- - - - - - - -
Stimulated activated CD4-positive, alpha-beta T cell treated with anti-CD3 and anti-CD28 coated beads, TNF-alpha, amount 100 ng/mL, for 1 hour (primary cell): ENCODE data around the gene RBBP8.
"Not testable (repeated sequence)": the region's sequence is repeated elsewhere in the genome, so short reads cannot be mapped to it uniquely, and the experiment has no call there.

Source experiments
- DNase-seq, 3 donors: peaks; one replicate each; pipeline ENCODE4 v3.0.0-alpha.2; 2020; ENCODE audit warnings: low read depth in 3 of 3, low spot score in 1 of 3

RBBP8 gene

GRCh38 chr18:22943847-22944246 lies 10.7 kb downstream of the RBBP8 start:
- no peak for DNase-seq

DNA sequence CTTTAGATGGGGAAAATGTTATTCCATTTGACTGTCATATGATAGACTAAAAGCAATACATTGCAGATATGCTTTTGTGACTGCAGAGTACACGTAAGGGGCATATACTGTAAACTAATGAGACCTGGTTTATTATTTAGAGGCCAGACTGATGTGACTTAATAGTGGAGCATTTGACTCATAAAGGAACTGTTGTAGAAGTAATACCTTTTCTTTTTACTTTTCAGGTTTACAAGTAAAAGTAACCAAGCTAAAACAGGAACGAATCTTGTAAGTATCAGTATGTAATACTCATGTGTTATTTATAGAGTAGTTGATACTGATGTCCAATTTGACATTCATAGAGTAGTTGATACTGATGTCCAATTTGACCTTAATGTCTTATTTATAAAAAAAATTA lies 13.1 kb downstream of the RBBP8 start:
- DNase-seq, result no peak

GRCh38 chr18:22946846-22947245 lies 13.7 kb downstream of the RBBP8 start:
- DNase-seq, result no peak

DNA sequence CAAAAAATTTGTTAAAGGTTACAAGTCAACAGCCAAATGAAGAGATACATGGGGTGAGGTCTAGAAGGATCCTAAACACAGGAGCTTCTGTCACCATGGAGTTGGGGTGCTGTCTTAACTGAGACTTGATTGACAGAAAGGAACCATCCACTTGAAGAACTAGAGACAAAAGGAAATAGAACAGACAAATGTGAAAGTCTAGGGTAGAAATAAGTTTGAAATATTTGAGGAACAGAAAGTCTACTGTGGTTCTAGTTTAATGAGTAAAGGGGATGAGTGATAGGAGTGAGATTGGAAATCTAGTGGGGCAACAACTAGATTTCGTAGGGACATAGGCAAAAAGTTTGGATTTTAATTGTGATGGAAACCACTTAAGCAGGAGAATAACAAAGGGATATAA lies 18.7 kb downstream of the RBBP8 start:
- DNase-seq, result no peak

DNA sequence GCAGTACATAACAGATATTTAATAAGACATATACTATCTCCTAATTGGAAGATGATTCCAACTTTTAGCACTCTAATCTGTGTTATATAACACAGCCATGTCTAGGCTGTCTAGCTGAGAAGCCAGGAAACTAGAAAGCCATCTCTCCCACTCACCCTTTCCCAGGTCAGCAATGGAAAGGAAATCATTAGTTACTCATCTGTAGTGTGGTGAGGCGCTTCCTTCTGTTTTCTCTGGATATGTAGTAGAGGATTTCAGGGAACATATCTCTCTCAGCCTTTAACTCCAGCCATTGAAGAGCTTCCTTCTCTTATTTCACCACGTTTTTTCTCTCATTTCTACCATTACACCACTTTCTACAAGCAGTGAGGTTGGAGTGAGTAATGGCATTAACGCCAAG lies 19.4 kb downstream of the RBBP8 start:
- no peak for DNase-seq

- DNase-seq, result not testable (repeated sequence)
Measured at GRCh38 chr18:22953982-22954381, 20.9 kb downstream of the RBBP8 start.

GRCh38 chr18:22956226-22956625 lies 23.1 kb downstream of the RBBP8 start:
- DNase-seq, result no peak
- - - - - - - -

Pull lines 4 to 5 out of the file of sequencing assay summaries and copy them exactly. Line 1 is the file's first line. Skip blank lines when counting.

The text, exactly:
- DNase-seq, 3 donors: peaks; one replicate each; pipeline ENCODE4 v3.0.0-alpha.2; 2020; ENCODE audit warnings: low read depth in 3 of 3, low spot score in 1 of 3

RBBP8 gene